Uganda on Thursday received 1,200 doses of the Ebola trial vaccine to be used in a clinical trial aimed at fighting the Sudan strain of the virus that hit the country in September.
Ugandan Minister of Health Jane Ruth Aceng received the doses from the World Health Organization (WHO) at an event held at the state-owned National Medical Stores, 40 km south of the capital Kampala.
The minister said although the vaccine comes at a time when the Ebola outbreak is on the decline, research will continue to ensure the country is ready in case of any further outbreak.
Charles Njuguna, incident manager for the WHO Country Office in Uganda, who handed over the vaccines, said they have been tested in preliminary studies to determine their efficacy and safety.
"They will be administered to those at the greatest risk, the immediate contacts of a person who has been diagnosed with the Sudan virus disease," said Njuguna, adding that the participation in the trial is voluntary and free.
He said the arrival of the trial vaccine does not interfere with the country's other measures to contain the outbreak.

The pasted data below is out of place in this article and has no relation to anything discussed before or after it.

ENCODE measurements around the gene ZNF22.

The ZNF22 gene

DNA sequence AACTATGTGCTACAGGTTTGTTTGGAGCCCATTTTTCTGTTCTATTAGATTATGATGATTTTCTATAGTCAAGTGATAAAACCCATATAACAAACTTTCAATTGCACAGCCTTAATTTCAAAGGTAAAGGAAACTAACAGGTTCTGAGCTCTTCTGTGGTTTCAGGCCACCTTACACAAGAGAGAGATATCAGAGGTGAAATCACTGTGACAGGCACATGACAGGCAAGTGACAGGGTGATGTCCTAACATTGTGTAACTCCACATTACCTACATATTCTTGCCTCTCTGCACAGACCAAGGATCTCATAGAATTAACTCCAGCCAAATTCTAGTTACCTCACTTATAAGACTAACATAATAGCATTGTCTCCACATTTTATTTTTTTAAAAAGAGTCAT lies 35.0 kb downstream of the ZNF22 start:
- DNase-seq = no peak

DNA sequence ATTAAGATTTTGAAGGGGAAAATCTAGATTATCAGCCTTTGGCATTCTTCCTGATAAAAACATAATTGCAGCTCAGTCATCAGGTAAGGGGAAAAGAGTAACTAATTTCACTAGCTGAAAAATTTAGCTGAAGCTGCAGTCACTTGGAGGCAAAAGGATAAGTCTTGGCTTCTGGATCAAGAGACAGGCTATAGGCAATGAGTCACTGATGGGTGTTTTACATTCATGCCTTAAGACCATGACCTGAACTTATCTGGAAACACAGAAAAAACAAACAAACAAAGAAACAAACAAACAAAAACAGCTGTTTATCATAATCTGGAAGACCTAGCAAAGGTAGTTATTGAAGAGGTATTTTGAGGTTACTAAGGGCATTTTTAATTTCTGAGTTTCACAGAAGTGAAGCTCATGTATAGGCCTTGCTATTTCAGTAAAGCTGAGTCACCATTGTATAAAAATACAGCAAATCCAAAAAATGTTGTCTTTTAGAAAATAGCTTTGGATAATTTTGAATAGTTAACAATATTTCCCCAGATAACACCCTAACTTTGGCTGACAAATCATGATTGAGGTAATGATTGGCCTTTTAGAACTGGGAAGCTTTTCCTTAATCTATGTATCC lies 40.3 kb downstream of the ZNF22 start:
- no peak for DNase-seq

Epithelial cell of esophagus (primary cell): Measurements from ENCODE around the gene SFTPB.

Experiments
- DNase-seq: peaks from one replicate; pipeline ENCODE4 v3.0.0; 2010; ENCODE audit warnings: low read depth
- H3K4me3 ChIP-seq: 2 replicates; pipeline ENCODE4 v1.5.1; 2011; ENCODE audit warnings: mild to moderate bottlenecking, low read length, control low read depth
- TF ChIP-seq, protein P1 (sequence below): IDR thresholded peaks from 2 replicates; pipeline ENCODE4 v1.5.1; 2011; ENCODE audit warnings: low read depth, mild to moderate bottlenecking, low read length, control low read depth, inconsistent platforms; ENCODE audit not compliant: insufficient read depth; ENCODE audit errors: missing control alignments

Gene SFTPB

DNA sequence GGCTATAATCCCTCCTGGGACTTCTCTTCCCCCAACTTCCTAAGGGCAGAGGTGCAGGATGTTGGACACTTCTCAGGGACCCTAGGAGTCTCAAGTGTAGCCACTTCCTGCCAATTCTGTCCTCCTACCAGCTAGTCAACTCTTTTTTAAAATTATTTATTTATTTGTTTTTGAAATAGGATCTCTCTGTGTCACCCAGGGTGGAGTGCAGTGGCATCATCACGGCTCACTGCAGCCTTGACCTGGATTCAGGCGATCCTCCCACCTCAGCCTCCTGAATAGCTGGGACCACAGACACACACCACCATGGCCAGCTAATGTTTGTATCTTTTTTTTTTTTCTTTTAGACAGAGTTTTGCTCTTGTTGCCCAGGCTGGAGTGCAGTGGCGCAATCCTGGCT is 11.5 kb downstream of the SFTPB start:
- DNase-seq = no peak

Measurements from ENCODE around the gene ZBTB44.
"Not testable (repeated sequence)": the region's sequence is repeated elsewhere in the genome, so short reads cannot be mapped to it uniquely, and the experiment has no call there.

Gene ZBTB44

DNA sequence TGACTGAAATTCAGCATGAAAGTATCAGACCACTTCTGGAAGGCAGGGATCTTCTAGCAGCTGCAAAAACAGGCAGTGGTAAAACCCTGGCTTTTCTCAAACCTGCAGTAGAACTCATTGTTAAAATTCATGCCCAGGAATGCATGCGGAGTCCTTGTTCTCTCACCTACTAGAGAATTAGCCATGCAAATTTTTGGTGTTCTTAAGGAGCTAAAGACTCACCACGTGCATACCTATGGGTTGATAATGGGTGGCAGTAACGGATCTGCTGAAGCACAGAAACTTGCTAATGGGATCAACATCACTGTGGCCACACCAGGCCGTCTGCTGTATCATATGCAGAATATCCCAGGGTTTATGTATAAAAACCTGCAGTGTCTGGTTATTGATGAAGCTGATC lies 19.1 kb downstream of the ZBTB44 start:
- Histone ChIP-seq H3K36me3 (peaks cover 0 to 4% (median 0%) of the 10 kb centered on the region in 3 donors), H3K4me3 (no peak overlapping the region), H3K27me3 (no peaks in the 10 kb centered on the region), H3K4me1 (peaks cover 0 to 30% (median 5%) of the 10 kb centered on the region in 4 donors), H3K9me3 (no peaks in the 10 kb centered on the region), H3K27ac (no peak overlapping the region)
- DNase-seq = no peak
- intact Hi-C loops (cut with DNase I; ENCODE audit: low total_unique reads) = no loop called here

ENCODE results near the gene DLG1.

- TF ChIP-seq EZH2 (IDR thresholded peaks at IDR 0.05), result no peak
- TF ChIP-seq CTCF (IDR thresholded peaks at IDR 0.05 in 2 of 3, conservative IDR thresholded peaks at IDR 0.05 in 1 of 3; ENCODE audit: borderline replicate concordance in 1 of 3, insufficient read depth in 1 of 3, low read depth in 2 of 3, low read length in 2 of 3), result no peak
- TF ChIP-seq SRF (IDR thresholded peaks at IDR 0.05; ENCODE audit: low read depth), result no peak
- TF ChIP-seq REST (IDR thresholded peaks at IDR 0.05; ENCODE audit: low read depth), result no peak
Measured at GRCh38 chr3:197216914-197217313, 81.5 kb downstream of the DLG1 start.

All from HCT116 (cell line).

Bruce Kirenga, one of the co-investigators and also head of the Makerere University Lung Institute, said scientists are ready to carry out the trial.
WHO figures show that since the country declared the outbreak on Sept. 20, 142 confirmed cases and 55 deaths have been registered. So far, nine districts have been affected, but three of them have already gone beyond 42 days, a period after which a place can be declared Ebola-free if no case is reported.
Aceng said the country is still in an Ebola response mode, which will end on Jan. 10, 2023. If no case is reported, Aceng said the WHO will declare Uganda Ebola-free on Jan. 11, 2023. She noted that intense surveillance will continue for another 90 days after the WHO declaration.